Jay and I returned home late this evening, and Jay immediately noticed a problem. "That looks like a bird strike on our front window!" And, sure enough, there was an impact print of wings and a head on the window.
And on the ground below the window lay one of the young hawks! It was a female, no doubt the one who put on such a show for her sibling earlier this week. She was still alive.... in fact, she was quite alert and moving her head around, but she appeared to be unable to move the rest of her body. We carefully moved her out of the shrubs, where flies were already beginning to gather, and placed her in a box.
Saturday evening is not a good time to look for a doctor of any kind, but I was able to get in touch with a raptor rehabber licensed by Texas Parks and Wildlife. She recommended we keep the hawk in a safe place until morning. We then moved her to Susi's carrier, lined with newspapers, and secured her (from Susi) in the quiet of the linen closet.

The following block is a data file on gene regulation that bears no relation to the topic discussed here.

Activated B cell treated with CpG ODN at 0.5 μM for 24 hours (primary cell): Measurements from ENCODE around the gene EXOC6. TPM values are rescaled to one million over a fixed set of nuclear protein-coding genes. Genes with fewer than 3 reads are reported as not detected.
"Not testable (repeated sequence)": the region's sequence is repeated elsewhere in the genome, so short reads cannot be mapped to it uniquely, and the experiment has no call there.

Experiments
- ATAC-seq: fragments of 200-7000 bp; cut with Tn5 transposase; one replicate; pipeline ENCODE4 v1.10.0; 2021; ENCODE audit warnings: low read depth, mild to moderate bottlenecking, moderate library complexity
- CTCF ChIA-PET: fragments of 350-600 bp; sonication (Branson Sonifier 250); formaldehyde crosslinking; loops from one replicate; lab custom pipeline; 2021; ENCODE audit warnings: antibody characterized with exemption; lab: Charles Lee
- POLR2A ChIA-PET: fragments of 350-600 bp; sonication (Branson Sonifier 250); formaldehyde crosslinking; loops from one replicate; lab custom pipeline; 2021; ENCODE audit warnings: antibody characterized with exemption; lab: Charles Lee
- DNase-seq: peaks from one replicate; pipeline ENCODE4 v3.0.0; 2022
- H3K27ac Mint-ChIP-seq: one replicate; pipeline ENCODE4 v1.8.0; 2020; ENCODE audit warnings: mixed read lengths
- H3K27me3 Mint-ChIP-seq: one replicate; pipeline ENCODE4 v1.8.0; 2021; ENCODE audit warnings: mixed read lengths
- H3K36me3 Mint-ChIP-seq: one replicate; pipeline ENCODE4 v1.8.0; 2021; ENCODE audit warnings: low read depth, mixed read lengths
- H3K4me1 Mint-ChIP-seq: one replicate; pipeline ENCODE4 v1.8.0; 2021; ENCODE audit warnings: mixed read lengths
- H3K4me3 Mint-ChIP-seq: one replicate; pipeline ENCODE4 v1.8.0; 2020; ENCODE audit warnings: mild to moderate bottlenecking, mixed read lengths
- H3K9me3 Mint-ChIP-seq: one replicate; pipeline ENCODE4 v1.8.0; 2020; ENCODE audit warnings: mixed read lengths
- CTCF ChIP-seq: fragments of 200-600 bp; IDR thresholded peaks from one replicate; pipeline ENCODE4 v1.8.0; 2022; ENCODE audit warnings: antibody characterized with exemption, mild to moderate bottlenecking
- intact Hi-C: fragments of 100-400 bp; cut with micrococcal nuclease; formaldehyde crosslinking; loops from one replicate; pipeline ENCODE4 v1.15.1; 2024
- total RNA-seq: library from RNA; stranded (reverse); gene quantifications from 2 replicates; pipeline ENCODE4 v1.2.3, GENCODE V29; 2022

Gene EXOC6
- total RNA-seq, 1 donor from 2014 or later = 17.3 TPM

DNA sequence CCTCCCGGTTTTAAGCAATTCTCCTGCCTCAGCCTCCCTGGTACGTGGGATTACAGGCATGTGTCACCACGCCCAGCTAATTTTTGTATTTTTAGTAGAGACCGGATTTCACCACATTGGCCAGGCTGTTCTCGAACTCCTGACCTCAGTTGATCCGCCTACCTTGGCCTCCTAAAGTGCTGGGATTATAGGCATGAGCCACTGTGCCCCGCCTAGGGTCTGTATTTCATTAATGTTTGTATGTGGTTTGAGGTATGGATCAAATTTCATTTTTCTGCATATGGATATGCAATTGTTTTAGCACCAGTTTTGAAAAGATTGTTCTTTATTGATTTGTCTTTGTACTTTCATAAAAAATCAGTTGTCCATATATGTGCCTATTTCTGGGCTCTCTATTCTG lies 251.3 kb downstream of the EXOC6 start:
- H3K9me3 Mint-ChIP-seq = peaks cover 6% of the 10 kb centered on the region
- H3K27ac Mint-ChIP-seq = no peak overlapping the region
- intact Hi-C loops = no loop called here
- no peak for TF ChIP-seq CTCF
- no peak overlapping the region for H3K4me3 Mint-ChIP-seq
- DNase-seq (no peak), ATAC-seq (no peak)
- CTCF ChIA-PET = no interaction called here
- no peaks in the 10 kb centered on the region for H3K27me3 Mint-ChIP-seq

This morning, our patient was still alert but still not able to move her body. I transported her to
Carolyn Brueggeman, the raptor rehabber, and left her in Ms. Brueggeman's capable hands. She plans to keep the little hawk hydrated and observe her for a few days. It is possible that she has a concussion and will revive. The outlook is not good, however; as it may be a spinal injury. Ms. Brueggeman sent me home with the assurance that she would not allow the little hawk to suffer, and would do everything for her that she could.
Be brave, little hawk...
Today I learned the inevitable sad news from Ms. Brueggeman. The little hawk did not make it. After being hydrated and given time to recover, the hawk did not respond. Her body was paralyzed, and she did not have control of her head. To keep her from suffering any longer, she was humanely euthanized. Thank you, Ms. Brueggeman, for knowing what to do and for saving our little girl from further suffering and indignity.
Continue to Chapter 16: Brothers
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